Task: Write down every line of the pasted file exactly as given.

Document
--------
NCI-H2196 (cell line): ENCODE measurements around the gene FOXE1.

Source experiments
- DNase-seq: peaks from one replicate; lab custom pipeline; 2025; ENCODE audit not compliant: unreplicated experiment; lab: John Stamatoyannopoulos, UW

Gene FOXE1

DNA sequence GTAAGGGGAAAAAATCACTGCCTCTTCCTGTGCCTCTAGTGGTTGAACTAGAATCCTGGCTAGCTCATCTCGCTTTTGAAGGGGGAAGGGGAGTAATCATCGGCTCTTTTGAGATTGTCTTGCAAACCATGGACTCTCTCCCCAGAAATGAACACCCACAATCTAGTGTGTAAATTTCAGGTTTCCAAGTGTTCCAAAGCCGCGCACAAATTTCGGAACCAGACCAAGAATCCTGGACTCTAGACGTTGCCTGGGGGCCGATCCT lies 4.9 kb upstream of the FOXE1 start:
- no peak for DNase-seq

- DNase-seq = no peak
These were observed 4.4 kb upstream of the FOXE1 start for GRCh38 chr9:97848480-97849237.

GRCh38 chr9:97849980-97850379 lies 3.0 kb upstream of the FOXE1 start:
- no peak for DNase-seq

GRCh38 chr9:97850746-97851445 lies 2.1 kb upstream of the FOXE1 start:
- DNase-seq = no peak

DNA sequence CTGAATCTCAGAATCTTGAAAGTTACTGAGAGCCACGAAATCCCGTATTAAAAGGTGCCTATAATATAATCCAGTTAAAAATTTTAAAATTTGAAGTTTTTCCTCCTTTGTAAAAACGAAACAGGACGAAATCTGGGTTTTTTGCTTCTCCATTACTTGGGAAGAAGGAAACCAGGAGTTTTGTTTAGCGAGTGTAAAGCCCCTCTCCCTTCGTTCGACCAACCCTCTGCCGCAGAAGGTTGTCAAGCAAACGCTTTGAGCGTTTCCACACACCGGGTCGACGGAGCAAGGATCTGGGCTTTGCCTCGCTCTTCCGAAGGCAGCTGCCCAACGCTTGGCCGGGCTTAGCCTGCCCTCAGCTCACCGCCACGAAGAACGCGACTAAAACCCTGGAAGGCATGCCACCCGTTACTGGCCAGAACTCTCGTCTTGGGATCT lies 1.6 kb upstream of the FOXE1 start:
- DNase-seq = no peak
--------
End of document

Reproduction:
NCI-H2196 (cell line): ENCODE measurements around the gene FOXE1.

Source experiments
- DNase-seq: peaks from one replicate; lab custom pipeline; 2025; ENCODE audit not compliant: unreplicated experiment; lab: John Stamatoyannopoulos, UW

Gene FOXE1

DNA sequence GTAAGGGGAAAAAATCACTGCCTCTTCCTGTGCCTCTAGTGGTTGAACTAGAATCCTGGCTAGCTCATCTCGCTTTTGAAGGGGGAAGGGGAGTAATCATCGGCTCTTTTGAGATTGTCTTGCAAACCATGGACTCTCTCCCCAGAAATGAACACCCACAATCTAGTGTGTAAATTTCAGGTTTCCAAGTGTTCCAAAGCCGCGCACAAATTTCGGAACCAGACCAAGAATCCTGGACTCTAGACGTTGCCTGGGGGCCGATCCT lies 4.9 kb upstream of the FOXE1 start:
- no peak for DNase-seq

- DNase-seq = no peak
These were observed 4.4 kb upstream of the FOXE1 start for GRCh38 chr9:97848480-97849237.

GRCh38 chr9:97849980-97850379 lies 3.0 kb upstream of the FOXE1 start:
- no peak for DNase-seq

GRCh38 chr9:97850746-97851445 lies 2.1 kb upstream of the FOXE1 start:
- DNase-seq = no peak

DNA sequence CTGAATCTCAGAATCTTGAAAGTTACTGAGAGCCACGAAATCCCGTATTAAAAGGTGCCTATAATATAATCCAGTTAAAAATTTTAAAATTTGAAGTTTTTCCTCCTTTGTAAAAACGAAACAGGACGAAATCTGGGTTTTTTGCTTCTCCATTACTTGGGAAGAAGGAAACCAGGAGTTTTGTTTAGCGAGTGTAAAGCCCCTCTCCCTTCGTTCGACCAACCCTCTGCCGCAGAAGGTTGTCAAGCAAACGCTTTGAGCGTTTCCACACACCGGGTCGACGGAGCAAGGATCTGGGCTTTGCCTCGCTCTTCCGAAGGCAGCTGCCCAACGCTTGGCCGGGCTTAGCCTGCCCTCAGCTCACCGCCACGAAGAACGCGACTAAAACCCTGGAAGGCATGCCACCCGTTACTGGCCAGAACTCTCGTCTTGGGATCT lies 1.6 kb upstream of the FOXE1 start:
- DNase-seq = no peak